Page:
2012 / Japan / Director: Kenji Uchida / 128 minutes
Toronto International Film Festival, Hawaii International Film Festival
[Advisory: Mildly Disturbing Images]
The Key of Life is a madly comedic film about the secrets to good acting, a gangster’s methods of killing, and being comfortable in one’s skin. Hopeless and clumsy actor Takeshi Sakurai seizes a once-in-a-lifetime opportunity and steals the identity of Shinichiro Yamazaki, an expert hitman for the yakuza (the Japanese mafia). This wildly unique film was officially selected for the Toronto International Film Festival.
2011 / India / Director: Karan Gour / 92 minutes
Winner of the Jury Award at Los Angeles Indian Film Festival, Chicago International Film Festival, Shanghai International Film Festival
[Advisory: Obscene Language, Self-Harm, and Violence]
Director Karan Gour’s haunting debut film Kshay tells the story of childless housewife Chhaya (Rasika Dugal) and her obsession with buying a statue of the goddess Lakshmi in hopes of conceiving her firstborn. Her innocent obsession rapidly blossoms into an unstoppable insanity. Shunning the traditional portrayal in the cinema of a colorful, vibrant India, Mr. Gour shot the film entirely in black and white on a shoestring budget over four years – the film has since won “Best Director” at the South Asian International FF New York and the “Jury Award” at the Indian FF of Los Angeles.
2012 / Iran / Director: Mani Haghighi / 100 minutes
Berlin International Film Festival, Chicago International Film Festival, Warsaw International Film Festival
[Advisory: Adult Situations, Disturbing Imagery, Violence, Profanity]
Chicago International Film Festival winner “Modest Reception” is an amalgam of subgenres. Leyla (Taraneh Alidoosti) and Kaveh (Haghighi) have an objective: distribute the money to the poor inhabitants of war-ravaged mountains. Quickly though, it becomes evident that their motives are not entirely altruistic. Black comedy and serious social commentary are interwoven throughout this challenging critique of … Well, this is a little ambiguous. Is Haghighi skewering the bourgeoisie culture of modern, middle class Iran? Is it a take-down of foreign aid and the compromises the recipients must make? Perhaps it is a simple observation of human nature in general. We are challenged to come up with our own conclusions.
Nightmare - Silk SCREAM Horror Film Night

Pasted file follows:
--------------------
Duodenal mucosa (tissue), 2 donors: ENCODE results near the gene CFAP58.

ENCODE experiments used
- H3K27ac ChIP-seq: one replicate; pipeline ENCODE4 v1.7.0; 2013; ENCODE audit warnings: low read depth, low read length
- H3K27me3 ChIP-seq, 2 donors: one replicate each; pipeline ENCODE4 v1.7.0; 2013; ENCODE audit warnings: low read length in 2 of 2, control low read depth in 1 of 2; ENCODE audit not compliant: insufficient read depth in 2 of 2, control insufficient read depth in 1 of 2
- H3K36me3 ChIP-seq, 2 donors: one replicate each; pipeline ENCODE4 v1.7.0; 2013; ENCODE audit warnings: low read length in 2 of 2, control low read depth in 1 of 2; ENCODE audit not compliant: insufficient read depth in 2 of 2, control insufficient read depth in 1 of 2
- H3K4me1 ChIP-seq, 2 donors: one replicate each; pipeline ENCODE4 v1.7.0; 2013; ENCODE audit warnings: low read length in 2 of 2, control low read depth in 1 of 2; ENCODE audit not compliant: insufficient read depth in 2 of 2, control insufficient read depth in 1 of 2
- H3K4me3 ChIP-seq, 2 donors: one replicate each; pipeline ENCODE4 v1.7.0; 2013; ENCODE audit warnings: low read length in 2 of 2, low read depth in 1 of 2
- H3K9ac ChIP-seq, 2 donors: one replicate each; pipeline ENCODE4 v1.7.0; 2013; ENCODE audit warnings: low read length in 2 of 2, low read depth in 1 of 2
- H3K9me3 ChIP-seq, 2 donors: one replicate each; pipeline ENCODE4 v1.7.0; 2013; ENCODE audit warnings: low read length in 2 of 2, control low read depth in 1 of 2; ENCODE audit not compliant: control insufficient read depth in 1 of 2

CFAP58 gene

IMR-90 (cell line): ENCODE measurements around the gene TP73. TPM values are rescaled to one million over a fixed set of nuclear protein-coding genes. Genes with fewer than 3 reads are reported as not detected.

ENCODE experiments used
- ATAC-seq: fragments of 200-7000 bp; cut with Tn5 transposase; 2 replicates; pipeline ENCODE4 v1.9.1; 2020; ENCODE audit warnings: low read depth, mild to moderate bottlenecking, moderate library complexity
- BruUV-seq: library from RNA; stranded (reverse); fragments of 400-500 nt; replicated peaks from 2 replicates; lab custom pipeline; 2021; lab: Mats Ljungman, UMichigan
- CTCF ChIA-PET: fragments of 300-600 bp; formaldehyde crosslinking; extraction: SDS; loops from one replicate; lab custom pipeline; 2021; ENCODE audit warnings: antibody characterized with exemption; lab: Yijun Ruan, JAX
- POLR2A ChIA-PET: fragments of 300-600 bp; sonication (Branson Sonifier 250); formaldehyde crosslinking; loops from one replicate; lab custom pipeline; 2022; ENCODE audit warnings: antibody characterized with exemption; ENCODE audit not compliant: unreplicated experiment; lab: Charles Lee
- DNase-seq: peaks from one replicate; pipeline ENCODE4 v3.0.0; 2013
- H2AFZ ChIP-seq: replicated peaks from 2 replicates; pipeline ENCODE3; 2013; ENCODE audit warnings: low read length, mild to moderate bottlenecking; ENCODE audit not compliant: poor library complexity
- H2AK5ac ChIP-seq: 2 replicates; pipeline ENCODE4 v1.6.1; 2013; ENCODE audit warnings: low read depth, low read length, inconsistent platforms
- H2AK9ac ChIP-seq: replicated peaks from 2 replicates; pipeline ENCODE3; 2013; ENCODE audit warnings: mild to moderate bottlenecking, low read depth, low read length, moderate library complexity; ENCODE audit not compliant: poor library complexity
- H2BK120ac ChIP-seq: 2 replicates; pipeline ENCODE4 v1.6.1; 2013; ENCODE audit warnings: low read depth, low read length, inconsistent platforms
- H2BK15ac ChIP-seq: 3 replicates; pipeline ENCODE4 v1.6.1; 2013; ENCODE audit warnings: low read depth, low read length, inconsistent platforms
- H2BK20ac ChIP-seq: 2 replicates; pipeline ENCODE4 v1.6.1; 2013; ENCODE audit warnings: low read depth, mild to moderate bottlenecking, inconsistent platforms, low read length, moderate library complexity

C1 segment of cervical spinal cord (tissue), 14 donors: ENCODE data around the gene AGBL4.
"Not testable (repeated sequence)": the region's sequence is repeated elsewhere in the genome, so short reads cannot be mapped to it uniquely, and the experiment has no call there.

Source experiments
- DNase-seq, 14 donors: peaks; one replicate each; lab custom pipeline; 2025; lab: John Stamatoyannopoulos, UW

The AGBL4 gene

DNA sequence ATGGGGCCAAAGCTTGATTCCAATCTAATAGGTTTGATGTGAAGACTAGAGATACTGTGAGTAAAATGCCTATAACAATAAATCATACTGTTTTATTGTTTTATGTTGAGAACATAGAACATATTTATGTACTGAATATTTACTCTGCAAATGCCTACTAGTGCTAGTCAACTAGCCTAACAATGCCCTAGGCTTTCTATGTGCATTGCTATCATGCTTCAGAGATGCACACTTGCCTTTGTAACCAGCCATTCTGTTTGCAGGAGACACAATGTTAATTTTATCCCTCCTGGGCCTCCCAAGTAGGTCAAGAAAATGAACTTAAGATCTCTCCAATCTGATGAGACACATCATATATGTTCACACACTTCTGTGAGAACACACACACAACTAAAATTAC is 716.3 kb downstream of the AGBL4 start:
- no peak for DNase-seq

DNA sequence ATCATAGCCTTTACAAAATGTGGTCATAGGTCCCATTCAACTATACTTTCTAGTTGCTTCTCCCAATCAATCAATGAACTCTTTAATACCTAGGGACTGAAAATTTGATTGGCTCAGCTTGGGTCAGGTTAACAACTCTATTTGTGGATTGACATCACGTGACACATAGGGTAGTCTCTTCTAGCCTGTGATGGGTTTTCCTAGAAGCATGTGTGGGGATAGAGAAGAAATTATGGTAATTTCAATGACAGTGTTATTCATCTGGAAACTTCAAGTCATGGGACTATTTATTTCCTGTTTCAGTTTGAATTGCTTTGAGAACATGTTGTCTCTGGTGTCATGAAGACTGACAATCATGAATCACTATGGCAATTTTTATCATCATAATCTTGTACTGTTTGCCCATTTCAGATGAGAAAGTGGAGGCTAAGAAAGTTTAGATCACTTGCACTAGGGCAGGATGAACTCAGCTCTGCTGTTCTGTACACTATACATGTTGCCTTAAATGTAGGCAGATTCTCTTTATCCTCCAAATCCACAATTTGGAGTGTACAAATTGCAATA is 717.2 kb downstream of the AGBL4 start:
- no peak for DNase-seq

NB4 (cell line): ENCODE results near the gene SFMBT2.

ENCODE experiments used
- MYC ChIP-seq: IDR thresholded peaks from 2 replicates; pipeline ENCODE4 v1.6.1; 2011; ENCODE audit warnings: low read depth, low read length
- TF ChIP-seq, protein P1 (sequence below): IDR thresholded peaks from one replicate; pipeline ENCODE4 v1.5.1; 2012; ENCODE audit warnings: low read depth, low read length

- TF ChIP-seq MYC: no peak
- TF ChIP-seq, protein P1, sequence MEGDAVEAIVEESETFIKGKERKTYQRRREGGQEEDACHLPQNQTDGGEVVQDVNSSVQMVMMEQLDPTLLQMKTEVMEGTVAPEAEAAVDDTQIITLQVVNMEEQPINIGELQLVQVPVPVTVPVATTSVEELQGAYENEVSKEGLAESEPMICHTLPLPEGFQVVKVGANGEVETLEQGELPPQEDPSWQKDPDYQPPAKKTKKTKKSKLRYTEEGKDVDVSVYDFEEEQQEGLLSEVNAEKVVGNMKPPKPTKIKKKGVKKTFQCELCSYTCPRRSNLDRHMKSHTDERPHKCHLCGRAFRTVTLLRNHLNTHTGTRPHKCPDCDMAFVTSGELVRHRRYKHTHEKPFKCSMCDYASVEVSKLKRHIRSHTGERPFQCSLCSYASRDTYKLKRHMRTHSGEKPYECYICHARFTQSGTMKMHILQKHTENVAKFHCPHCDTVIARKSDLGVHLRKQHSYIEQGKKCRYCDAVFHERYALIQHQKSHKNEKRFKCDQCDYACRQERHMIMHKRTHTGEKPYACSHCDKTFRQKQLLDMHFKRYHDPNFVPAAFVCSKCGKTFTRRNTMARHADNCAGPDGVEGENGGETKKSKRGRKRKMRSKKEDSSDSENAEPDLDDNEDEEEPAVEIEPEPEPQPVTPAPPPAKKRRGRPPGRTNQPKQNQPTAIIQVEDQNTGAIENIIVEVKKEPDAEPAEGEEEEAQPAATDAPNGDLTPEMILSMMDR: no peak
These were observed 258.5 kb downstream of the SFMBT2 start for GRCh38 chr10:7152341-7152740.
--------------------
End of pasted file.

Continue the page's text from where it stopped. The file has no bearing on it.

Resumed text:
2012 / China / Director: Herman Yau / 85 minutes
With Nightmare, mainland China continues to up the ante when it comes to genre cinema. After losing her parents at a young age, Fang Lei (Zhou Xianxin,), a young urban doctor has been tormented by disturbing visions and nightmares. A chance meeting, a love triangle, and a friend’s disappearance are enough to push her over the edge. Never quite sure if these apparitions are dreams, hallucinations of madness, or some sort or portent, the highly logical Fang Lei begins to unravel. Veteran director Yip Wai Ying fills Nightmare with enough clever twists and sinister, atmospheric scenes of dread to engross thriller, horror, and mystery fans.
Parizod (Heavens--My Abode)
2012 / Uzbekistan / Director: Ayub Shahobiddinov / 77 minutes
Winner of the Grand Prix Award at Kinoshock Festival
[Advisory: Violence, Language]
A product of the state film studio of Uzbekistan—whose own cinematic history dates back over 80 years—the movie presents a window on a culture we seldom get a chance to see. It will be the first Uzbek film ever to feature at Silk Screen. When his motorcycle breaks down along a remote mountain road, a country doctor encounters a woman who appears suddenly from behind a cloud of mist. Naturally, he takes her home to his mother. He and his neighbors are suddenly tasked with finding an appropriate husband for the mysterious stranger. Working both as supernatural “fairy” tale or deeper sociopolitical allegory, Parizod’s real strength is that it allows for a multiplicity of interpretations.